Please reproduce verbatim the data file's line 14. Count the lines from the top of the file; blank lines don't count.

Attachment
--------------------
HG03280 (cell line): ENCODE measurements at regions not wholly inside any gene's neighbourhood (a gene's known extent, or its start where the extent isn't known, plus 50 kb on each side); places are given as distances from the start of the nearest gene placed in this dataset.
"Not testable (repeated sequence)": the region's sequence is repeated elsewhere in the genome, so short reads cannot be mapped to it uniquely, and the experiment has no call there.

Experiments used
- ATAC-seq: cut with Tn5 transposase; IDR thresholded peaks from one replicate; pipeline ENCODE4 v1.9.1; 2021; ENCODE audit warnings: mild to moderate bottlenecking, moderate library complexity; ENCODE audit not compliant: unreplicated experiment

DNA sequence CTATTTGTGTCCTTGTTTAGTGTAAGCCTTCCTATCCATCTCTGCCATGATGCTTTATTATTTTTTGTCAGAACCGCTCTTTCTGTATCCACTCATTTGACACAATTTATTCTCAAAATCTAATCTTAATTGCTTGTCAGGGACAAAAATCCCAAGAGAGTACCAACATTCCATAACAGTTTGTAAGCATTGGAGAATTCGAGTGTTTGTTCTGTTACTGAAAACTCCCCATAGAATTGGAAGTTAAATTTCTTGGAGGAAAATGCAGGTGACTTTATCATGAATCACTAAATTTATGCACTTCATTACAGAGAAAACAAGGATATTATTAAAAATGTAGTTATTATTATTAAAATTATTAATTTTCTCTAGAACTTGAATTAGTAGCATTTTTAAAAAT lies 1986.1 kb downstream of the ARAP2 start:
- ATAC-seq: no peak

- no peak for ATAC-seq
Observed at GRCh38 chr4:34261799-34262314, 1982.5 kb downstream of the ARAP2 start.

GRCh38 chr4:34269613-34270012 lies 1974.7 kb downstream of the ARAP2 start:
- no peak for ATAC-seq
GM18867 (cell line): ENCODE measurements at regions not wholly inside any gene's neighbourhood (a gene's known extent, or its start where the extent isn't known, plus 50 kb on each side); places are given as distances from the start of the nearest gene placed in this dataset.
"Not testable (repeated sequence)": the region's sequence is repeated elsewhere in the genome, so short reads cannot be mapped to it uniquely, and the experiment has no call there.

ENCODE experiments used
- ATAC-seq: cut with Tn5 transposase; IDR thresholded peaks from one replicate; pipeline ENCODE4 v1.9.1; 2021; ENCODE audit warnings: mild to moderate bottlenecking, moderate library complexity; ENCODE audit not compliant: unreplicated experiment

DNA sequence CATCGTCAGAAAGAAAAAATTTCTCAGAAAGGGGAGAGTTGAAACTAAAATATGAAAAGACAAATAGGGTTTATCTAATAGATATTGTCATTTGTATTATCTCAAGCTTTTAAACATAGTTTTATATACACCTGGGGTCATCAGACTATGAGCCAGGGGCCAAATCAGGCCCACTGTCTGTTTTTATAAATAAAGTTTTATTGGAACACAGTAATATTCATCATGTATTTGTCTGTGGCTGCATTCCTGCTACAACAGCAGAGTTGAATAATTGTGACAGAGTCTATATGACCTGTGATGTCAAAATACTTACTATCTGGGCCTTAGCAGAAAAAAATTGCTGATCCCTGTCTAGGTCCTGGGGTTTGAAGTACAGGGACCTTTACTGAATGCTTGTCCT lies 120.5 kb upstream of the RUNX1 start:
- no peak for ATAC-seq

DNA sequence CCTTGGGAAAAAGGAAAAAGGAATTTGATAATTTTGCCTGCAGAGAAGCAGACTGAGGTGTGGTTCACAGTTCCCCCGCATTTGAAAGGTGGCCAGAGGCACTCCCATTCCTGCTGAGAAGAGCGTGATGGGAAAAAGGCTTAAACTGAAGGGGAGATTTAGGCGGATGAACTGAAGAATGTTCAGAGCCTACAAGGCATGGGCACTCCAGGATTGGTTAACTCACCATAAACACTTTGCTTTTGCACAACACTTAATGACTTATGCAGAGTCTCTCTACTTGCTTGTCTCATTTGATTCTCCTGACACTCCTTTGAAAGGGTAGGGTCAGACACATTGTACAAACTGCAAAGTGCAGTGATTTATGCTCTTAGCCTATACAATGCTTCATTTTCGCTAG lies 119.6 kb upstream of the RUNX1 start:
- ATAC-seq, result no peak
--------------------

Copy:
- ATAC-seq: cut with Tn5 transposase; IDR thresholded peaks from one replicate; pipeline ENCODE4 v1.9.1; 2021; ENCODE audit warnings: mild to moderate bottlenecking, moderate library complexity; ENCODE audit not compliant: unreplicated experiment